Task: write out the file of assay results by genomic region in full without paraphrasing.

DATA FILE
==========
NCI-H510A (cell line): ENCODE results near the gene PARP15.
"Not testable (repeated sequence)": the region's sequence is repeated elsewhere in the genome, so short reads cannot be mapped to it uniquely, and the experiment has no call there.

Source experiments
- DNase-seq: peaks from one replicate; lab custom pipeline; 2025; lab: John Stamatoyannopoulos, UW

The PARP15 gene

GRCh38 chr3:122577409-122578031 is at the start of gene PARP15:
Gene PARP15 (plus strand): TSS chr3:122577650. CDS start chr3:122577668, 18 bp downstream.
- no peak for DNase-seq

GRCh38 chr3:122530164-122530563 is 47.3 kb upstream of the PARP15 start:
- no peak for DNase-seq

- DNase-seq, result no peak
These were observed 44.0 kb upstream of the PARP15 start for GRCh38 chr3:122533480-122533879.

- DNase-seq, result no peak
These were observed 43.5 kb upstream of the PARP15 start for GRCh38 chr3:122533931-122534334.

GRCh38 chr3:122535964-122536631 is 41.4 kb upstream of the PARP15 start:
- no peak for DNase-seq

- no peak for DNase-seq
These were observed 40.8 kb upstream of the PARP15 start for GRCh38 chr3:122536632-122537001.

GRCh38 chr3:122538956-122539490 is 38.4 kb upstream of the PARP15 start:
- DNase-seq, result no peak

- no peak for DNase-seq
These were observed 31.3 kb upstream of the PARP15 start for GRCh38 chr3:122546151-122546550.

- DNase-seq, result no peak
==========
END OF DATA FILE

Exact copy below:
NCI-H510A (cell line): ENCODE results near the gene PARP15.
"Not testable (repeated sequence)": the region's sequence is repeated elsewhere in the genome, so short reads cannot be mapped to it uniquely, and the experiment has no call there.

Source experiments
- DNase-seq: peaks from one replicate; lab custom pipeline; 2025; lab: John Stamatoyannopoulos, UW

The PARP15 gene

GRCh38 chr3:122577409-122578031 is at the start of gene PARP15:
Gene PARP15 (plus strand): TSS chr3:122577650. CDS start chr3:122577668, 18 bp downstream.
- no peak for DNase-seq

GRCh38 chr3:122530164-122530563 is 47.3 kb upstream of the PARP15 start:
- no peak for DNase-seq

- DNase-seq, result no peak
These were observed 44.0 kb upstream of the PARP15 start for GRCh38 chr3:122533480-122533879.

- DNase-seq, result no peak
These were observed 43.5 kb upstream of the PARP15 start for GRCh38 chr3:122533931-122534334.

GRCh38 chr3:122535964-122536631 is 41.4 kb upstream of the PARP15 start:
- no peak for DNase-seq

- no peak for DNase-seq
These were observed 40.8 kb upstream of the PARP15 start for GRCh38 chr3:122536632-122537001.

GRCh38 chr3:122538956-122539490 is 38.4 kb upstream of the PARP15 start:
- DNase-seq, result no peak

- no peak for DNase-seq
These were observed 31.3 kb upstream of the PARP15 start for GRCh38 chr3:122546151-122546550.

- DNase-seq, result no peak